THCA Guide: Effects, Benefits, and Products
Other blogs to consider:
THCA Guide: Effects, Benefits, and Products
- What Is THCA?
- Does THCA make people high?
- THCA vs. THC
- How THCA Converts to THC
- THCA Therapeutic Effects
- What Is THCA Flower?
- THCA product types
Most consumers know about delta-9 tetrahydrocannabinol (THC), the prevalent cannabinoid responsible for the cannabis’ psychoactive effects. Many are also familiar with exotic cannabinoids like delta-8 and delta-10. These THC analogs have exploded in popularity. But several states recently banned delta-8 and delta-10 due to their semi-synthetic attributes and psychoactive effects.
Hemp brands are marketing products as –THCA flower.
Here we review THCA, discussing benefits, uses, and product types and comparing THCA to THC and CBD.
What Is THCA?
THCA, or tetrahydrocannabinolic acid–specifically Delta-9 THCA, is a naturally occurring cannabinoid in hemp and cannabis (Cannabis sativa) plants. It is the acidic “precursor” to THC and exists primarily in young, freshly harvested cultivars. THCA is non-psychoactive until it converts to THC through non-enzymatic reactions when exposed to heat. Known as decarboxylation, this process activates cannabis’ psychoactive properties.
Does THCA make people high?
THCA does not possess psychoactive properties in its natural state. The molecular structure of THCA prevents it from binding to the brain receptors associated with producing a feeling of being high. However, this applies only when THCA is consumed raw, such as by juicing freshly harvested cannabis.
THCA vs. THC
Delta-9 THC and THCA are both tetrahydrocannabinol chemicals with a critical molecular distinction: THCA has a carboxylic acid group on a benzene ring, and THC doesn’t. The extra ring gives THCA a three-dimensional shape and a larger chemical structure incapable of binding to neural receptors to produce psychoactive effects. This also shape makes THCA a crystalline solid while THC is a liquid.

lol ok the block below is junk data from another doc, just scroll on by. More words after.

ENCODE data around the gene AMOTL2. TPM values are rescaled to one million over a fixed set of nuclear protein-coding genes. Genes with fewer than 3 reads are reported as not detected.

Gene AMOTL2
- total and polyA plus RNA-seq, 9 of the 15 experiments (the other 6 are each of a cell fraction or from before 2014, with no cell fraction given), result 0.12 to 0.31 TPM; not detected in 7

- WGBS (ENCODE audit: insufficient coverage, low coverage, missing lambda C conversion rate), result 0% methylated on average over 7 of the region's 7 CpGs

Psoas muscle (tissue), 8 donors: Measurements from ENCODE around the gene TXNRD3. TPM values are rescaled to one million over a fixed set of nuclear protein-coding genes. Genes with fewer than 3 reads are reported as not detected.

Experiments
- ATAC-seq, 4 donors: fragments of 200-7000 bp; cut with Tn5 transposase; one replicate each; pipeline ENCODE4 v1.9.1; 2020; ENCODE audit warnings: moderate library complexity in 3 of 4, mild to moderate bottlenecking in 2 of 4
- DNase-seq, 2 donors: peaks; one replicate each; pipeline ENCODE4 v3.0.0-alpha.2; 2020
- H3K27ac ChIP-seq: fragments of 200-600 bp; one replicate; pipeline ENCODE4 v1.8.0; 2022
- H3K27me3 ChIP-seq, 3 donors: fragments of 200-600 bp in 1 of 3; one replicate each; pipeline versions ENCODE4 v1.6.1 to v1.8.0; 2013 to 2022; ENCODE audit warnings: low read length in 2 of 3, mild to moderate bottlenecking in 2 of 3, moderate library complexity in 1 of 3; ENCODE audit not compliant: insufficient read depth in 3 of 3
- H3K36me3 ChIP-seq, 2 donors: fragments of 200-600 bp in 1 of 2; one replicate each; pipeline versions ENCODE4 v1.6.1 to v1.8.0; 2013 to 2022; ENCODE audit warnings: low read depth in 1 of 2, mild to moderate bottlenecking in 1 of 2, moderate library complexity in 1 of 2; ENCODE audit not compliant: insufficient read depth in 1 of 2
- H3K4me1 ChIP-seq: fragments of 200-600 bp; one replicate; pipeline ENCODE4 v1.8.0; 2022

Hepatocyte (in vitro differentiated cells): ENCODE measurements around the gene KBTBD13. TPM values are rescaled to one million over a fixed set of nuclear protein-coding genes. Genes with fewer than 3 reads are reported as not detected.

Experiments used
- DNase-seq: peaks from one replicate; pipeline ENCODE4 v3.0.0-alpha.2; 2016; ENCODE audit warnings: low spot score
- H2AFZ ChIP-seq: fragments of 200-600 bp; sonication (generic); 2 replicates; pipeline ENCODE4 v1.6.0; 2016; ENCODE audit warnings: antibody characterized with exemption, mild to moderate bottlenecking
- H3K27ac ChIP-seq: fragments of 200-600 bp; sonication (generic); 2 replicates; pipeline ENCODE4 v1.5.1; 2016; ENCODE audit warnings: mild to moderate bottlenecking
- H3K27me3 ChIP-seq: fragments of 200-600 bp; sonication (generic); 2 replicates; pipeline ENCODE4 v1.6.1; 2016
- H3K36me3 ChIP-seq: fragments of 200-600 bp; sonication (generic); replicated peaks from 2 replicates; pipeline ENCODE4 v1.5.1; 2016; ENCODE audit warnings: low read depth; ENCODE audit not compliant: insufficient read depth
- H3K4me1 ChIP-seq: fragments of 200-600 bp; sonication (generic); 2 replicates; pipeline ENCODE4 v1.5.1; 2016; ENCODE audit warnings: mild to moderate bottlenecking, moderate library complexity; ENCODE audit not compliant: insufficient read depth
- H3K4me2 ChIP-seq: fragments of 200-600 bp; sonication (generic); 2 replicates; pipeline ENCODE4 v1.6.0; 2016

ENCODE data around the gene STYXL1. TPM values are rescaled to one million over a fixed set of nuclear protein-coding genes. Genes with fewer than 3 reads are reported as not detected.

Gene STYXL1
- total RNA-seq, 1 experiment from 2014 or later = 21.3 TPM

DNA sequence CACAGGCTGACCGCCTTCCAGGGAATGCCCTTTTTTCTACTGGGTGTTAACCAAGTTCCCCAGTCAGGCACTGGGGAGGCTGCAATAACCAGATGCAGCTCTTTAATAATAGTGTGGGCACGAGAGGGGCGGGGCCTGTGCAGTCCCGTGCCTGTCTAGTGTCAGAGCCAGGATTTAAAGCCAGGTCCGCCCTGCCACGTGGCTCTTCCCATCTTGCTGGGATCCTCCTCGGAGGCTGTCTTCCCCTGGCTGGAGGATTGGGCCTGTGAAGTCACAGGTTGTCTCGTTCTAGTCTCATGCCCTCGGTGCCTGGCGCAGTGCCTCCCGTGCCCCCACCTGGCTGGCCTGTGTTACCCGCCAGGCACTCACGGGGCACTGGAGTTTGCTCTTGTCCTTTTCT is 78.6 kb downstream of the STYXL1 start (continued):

When THCA converts to THC, it loses that extra group and becomes the intoxicating compound consumers know and love.
THC’s unique shape allows it to bind well with CB1 and CB2 receptors located primarily throughout the brain, central nervous system, and immune system. This neural affinity affects mental perception, resulting in feelings of euphoria, cerebral creativity, and body-buzzing effects.
How THCA Converts to THC
Hemp and cannabis plants are low in Delta-9 THC and often very high in THCA before harvest. However, over time THCA converts to THC in a natural process called “decarboxylation,” a chemical reaction that releases carbon dioxide from the cannabinoid’s molecular structure.
Heat is an all-natural catalyst that decarboxylates THCA into THC, which happens during drying and storage. Applying heat to cook cannabis or smoke the plant also ignites decarboxylation, converting any remaining THCA into the psychoactive version, THC.
To account for this conversion process, The USDA requires laboratories to conduct hemp THC potency testing post-decarboxylation. (see section 5602 “Laboratory Testing” page 7)
THCA Therapeutic Effects
THCA shares many of THC’s therapeutic qualities. But the extra carboxyl group in THCA results in different interactions with the human body than THC. For instance, THCA displays some effects more in common with CBD, cannabis’ other widely known cannabinoid.
Research shows that THCA has promise for multiple health benefits and medical uses, including:
- Appetite loss and nausea relief for people with cancer or eating disorders
- Reducing pain and inflammation
- Reducing chronic pain and muscle spasms, particularly for inflammatory bowel disease (IBD), Crohn’s disease, and ulcerative colitis
- Slowing the progression of cancer cells, specifically prostate cancer
- Brain health, such as protecting memory and coordination and being effective against Huntington’s disease and other neuroinflammatory diseases, like Alzheimer’s, Parkinson’s, and ALS
- Relaxation, potentially as a sleep aid and for insomnia
- Reducing seizures and spasms, such as for epilepsy and multiple sclerosis
What Is THCA Flower?
THCA flower is essentially smokable hemp with high THCA levels, up to 25%, and compliant THC levels, below 0.3%.
On paper, THCA flower looks a lot like hemp, but in practice, it functions exactly like federally illicit marijuana. That’s because once users light and smoke the plant, they convert the THCA content into THC, creating that psychoactive experience.